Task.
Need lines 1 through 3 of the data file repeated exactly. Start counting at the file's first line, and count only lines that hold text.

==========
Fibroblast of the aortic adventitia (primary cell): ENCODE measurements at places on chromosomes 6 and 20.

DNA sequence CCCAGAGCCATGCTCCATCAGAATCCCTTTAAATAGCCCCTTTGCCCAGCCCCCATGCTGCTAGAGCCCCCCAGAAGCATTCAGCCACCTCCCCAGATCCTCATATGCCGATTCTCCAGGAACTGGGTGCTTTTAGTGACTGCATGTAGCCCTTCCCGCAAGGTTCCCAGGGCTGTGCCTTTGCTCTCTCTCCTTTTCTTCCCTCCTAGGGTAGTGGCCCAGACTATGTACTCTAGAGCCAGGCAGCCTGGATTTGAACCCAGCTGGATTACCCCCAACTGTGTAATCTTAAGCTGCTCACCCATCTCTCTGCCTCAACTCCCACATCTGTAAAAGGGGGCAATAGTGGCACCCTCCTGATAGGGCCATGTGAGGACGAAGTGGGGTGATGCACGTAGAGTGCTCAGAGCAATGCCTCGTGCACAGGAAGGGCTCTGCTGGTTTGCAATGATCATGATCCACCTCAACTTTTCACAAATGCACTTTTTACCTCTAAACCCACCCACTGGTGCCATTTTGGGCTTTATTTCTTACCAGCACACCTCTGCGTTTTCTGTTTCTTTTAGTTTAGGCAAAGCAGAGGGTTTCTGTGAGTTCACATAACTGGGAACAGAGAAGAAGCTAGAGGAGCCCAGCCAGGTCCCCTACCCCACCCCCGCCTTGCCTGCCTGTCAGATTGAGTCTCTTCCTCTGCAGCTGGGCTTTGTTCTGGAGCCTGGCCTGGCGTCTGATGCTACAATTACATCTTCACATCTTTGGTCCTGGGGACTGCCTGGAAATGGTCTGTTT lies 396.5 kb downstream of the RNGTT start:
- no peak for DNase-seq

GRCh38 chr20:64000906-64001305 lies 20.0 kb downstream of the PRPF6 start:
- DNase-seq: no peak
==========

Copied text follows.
Fibroblast of the aortic adventitia (primary cell): ENCODE measurements at places on chromosomes 6 and 20.

DNA sequence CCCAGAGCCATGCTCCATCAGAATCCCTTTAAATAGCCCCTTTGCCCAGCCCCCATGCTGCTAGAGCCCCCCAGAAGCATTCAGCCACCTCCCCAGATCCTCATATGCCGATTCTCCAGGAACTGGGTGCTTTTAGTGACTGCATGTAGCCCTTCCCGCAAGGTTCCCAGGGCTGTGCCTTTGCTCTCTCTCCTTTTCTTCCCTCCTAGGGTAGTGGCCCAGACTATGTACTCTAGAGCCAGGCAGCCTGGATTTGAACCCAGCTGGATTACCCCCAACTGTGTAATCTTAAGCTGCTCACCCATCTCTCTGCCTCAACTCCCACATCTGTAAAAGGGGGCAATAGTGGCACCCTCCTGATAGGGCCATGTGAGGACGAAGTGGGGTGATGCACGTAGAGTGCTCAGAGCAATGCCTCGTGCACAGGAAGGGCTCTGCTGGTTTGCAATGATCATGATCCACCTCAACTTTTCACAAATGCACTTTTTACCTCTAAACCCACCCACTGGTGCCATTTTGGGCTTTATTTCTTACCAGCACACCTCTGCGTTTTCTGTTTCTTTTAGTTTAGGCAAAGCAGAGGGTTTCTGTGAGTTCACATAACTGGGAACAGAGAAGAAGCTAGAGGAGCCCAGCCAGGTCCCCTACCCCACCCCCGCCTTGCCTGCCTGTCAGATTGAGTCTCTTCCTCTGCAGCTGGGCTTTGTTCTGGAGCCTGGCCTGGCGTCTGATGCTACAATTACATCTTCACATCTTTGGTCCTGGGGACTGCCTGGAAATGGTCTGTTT lies 396.5 kb downstream of the RNGTT start:
- no peak for DNase-seq